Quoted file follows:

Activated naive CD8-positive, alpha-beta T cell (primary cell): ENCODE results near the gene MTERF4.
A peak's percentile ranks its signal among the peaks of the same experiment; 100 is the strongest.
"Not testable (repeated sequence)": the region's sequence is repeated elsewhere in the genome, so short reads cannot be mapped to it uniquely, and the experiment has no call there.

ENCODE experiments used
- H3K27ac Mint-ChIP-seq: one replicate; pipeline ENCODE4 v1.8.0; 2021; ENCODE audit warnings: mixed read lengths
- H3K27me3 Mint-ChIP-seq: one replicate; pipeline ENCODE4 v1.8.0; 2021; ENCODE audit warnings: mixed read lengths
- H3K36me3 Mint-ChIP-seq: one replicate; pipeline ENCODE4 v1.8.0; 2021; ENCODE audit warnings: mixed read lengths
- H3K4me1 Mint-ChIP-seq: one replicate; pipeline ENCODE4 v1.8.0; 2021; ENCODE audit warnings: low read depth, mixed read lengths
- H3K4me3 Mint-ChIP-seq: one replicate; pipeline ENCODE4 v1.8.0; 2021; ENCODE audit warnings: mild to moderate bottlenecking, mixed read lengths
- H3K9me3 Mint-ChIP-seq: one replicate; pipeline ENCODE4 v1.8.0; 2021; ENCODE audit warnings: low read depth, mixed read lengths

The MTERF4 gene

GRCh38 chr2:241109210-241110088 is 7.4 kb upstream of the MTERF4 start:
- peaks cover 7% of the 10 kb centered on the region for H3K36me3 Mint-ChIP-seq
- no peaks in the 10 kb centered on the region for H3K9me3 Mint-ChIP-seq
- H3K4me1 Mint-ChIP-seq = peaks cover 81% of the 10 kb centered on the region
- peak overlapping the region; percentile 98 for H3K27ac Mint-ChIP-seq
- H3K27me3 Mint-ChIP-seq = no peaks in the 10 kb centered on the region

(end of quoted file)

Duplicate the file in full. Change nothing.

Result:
Activated naive CD8-positive, alpha-beta T cell (primary cell): ENCODE results near the gene MTERF4.
A peak's percentile ranks its signal among the peaks of the same experiment; 100 is the strongest.
"Not testable (repeated sequence)": the region's sequence is repeated elsewhere in the genome, so short reads cannot be mapped to it uniquely, and the experiment has no call there.

ENCODE experiments used
- H3K27ac Mint-ChIP-seq: one replicate; pipeline ENCODE4 v1.8.0; 2021; ENCODE audit warnings: mixed read lengths
- H3K27me3 Mint-ChIP-seq: one replicate; pipeline ENCODE4 v1.8.0; 2021; ENCODE audit warnings: mixed read lengths
- H3K36me3 Mint-ChIP-seq: one replicate; pipeline ENCODE4 v1.8.0; 2021; ENCODE audit warnings: mixed read lengths
- H3K4me1 Mint-ChIP-seq: one replicate; pipeline ENCODE4 v1.8.0; 2021; ENCODE audit warnings: low read depth, mixed read lengths
- H3K4me3 Mint-ChIP-seq: one replicate; pipeline ENCODE4 v1.8.0; 2021; ENCODE audit warnings: mild to moderate bottlenecking, mixed read lengths
- H3K9me3 Mint-ChIP-seq: one replicate; pipeline ENCODE4 v1.8.0; 2021; ENCODE audit warnings: low read depth, mixed read lengths

The MTERF4 gene

GRCh38 chr2:241109210-241110088 is 7.4 kb upstream of the MTERF4 start:
- peaks cover 7% of the 10 kb centered on the region for H3K36me3 Mint-ChIP-seq
- no peaks in the 10 kb centered on the region for H3K9me3 Mint-ChIP-seq
- H3K4me1 Mint-ChIP-seq = peaks cover 81% of the 10 kb centered on the region
- peak overlapping the region; percentile 98 for H3K27ac Mint-ChIP-seq
- H3K27me3 Mint-ChIP-seq = no peaks in the 10 kb centered on the region